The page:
1. (Mus.) With a restrained voice or moderate force; in an undertone.
2. Spoken low or in an undertone.
(Sou) n.; pl. Sous (#) or [F. sou, OF. sol, from L. solidus a gold coin, in LL., a coin of less value.
See Sold, n., Solid, and and cf. Sol, Soldo.] An old French copper coin, equivalent in value to, and
now displaced by, the five-centime piece which is popularly called a sou.
(Sou*a"ri nut`) (Bot.) The large edible nutlike seed of a tall tropical American tree (Caryocar
nuciferum) of the same natural order with the tea plant; also called butternut. [Written also sawarra
(||Sou"bah) n. See Subah.
(||Sou"bah*dar) n. See Subahdar.
(Sou`brette"), n. [F.] A female servant or attendant; specifically, as a term of the theater, a
lady's maid, in comedies, who acts the part of an intrigante; a meddlesome, mischievous female servant
or young woman.
(Sou`bri`quet") n. See Sobriquet.
(Souce) n. See 1st Souse.
(Souce), v. t. & i. See Souse. [Obs.] penser.
(Sou*chong") n. [Chin. seou chong little plant or sort.] A kind of black tea of a fine quality.
(Sou*dan") n.[F.] A sultan. [Obs.]
(Soud"ed Soud"et) a. [See Solder.] United; consolidated; made firm; strengthened. [Obs.]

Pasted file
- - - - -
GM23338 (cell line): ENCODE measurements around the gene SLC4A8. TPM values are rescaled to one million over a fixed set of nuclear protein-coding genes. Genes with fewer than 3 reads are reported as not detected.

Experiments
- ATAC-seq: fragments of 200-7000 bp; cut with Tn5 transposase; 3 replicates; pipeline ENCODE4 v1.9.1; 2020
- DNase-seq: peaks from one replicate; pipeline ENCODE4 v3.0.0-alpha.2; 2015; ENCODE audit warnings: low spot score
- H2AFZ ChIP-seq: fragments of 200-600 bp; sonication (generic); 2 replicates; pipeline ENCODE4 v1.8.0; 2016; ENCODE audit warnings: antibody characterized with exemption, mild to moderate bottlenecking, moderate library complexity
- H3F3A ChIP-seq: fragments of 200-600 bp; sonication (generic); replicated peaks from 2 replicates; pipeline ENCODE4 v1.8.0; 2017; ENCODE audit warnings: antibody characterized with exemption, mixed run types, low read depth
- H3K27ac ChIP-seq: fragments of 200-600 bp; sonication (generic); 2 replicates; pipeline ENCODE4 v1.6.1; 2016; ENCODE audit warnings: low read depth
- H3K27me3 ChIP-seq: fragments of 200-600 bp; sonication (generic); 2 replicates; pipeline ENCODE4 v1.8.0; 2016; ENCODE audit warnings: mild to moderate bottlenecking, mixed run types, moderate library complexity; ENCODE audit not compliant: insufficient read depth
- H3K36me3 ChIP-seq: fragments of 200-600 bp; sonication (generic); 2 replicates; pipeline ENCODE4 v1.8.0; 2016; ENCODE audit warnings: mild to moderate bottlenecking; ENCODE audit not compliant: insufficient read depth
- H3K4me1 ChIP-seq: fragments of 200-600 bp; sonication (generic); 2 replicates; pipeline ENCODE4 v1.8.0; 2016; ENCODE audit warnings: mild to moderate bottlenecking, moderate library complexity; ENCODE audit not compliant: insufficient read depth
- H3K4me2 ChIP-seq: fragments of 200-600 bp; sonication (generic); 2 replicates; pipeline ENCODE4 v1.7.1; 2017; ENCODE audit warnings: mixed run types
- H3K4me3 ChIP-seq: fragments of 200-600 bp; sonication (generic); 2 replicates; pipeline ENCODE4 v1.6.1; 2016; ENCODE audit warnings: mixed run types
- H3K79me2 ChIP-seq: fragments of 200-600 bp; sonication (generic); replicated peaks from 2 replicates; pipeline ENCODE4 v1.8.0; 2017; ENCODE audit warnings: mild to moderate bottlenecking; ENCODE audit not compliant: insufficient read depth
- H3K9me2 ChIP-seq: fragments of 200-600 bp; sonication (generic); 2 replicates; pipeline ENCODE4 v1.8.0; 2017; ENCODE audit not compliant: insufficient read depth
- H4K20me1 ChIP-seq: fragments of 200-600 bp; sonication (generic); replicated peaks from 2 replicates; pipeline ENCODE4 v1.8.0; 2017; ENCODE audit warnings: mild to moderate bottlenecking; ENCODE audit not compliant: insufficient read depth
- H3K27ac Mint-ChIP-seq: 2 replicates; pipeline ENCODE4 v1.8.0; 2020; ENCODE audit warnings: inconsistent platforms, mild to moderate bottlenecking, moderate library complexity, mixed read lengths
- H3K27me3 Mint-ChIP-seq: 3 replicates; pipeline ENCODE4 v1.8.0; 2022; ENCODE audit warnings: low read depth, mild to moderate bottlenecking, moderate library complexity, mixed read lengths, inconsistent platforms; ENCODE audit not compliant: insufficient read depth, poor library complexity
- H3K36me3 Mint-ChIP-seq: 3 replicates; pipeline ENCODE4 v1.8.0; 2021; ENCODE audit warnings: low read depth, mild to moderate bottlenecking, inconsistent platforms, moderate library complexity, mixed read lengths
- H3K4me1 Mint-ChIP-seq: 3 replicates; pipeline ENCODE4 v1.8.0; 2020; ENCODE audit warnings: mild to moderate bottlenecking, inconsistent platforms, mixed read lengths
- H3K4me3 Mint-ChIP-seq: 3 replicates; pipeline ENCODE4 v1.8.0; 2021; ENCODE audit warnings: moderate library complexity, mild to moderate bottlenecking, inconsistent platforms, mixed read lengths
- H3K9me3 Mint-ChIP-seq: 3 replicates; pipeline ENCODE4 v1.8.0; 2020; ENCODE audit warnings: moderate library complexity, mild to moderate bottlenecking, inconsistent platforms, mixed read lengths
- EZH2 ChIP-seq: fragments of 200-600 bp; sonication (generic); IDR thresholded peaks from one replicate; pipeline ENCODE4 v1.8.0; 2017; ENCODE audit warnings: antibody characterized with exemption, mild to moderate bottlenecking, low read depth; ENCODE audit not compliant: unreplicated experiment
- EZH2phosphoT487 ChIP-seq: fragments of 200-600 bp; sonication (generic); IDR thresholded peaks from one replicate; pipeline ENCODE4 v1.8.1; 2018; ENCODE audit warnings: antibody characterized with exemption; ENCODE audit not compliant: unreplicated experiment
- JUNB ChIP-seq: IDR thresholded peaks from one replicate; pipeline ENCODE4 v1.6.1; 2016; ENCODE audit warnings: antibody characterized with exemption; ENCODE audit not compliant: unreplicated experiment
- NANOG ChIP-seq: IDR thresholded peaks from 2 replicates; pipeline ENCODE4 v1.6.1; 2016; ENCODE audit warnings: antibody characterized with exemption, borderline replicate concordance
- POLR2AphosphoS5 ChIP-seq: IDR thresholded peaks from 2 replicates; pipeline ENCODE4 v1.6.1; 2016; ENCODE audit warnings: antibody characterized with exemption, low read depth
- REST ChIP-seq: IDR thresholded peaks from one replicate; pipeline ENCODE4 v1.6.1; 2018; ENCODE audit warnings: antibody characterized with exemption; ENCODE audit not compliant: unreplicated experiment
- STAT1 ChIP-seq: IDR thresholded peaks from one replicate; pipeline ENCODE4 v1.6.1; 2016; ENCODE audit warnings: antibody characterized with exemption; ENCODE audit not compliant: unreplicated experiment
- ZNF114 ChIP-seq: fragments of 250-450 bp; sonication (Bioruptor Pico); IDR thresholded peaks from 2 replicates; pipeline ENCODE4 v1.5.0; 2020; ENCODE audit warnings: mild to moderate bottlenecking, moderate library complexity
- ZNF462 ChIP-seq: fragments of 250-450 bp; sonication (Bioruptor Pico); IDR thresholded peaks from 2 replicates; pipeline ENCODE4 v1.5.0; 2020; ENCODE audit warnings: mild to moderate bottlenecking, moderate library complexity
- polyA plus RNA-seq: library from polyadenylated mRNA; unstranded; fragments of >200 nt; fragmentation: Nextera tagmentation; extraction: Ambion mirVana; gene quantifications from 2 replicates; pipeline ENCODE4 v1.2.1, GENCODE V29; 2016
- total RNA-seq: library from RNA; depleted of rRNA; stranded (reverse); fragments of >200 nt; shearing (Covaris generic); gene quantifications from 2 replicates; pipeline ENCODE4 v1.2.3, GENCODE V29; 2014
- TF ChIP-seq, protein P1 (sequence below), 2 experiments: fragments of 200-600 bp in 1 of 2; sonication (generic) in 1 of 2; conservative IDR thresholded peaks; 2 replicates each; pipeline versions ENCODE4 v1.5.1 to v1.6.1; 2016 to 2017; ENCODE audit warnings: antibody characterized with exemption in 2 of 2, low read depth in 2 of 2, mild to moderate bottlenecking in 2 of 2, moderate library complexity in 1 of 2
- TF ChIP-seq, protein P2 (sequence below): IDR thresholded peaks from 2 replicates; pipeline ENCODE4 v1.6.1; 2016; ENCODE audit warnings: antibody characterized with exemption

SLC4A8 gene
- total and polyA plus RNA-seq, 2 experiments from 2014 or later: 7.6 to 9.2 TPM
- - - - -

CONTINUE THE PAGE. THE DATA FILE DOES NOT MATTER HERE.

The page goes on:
O martyr souded for virginity!Chaucer.
(Souf"fle) n. [F.] (Med.) A murmuring or blowing sound; as, the uterine souffle heard over the
(Souf"flé) n. [F., fr. soufflé, p. p. of souffler to puff.] (Cookery) A side dish served hot from the
oven at dinner, made of eggs, milk, and flour or other farinaceous substance, beaten till very light, and
flavored with fruits, liquors, or essence.
(Sough) n. A sow. [Obs.] Chaucer.
(Sough) n. [Etymol. uncertain.] A small drain; an adit. [Prov. Eng.] W. M. Buchanan.
(Sough) n. [Cf. Icel. sgr (in comp.) a rushing sound, or OE. swough, swogh, a sound, AS.
swgan to rustle. Cf. Surf, Swoon, v. i.]
1. The sound produced by soughing; a hollow murmur or roaring.
The whispering leaves or solemn sough of the forest.W. Howitt.
2. Hence, a vague rumor or flying report. [Scot.]
3. A cant or whining mode of speaking, especially in preaching or praying. [Scot.] Jamieson.
(Sough), v. i. To whistle or sigh, as the wind.